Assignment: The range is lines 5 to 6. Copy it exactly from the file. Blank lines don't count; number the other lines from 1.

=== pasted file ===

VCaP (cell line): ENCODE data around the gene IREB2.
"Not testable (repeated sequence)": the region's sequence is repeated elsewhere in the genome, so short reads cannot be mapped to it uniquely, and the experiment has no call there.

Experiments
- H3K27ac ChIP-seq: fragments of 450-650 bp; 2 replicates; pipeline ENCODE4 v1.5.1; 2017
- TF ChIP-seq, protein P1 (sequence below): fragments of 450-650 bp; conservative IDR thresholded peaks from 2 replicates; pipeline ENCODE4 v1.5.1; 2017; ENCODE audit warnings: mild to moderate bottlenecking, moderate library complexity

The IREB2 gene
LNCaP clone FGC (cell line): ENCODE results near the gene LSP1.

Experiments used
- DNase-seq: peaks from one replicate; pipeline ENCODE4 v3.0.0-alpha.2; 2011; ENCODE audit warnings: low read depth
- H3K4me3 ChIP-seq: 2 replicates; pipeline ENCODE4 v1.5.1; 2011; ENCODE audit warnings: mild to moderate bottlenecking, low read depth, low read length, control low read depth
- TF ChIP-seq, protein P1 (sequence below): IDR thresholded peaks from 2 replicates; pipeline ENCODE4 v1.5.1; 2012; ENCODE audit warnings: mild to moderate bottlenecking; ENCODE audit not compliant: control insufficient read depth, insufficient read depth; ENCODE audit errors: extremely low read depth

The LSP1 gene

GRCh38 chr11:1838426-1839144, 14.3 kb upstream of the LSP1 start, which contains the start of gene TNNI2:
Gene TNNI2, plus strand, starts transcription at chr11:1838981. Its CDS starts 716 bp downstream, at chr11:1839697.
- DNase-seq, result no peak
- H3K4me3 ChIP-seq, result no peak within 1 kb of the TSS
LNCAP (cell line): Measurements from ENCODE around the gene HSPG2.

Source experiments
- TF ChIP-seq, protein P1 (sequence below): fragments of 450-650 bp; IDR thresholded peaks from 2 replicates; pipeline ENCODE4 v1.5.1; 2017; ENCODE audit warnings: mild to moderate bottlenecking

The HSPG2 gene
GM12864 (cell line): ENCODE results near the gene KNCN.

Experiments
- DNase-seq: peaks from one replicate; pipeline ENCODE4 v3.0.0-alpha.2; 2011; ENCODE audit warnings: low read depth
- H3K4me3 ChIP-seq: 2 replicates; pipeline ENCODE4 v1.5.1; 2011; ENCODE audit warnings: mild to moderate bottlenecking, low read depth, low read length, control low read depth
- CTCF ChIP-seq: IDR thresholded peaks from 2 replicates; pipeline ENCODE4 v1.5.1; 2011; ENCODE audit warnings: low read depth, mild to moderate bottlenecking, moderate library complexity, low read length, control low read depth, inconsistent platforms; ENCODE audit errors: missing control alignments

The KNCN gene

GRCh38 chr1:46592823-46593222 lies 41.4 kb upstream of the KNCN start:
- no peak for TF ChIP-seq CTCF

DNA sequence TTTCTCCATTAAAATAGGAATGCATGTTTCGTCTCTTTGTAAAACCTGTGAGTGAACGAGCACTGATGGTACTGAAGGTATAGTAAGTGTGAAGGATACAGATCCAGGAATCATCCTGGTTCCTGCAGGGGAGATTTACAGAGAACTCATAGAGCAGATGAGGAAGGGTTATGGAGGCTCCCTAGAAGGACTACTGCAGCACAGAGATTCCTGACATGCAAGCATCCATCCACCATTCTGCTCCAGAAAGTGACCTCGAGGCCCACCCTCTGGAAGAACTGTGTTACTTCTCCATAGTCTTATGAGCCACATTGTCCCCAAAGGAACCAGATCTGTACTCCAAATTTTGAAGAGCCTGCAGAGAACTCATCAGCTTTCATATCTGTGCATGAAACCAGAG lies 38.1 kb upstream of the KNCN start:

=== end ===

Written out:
- TF ChIP-seq, protein P1 (sequence below): fragments of 450-650 bp; conservative IDR thresholded peaks from 2 replicates; pipeline ENCODE4 v1.5.1; 2017; ENCODE audit warnings: mild to moderate bottlenecking, moderate library complexity

The IREB2 gene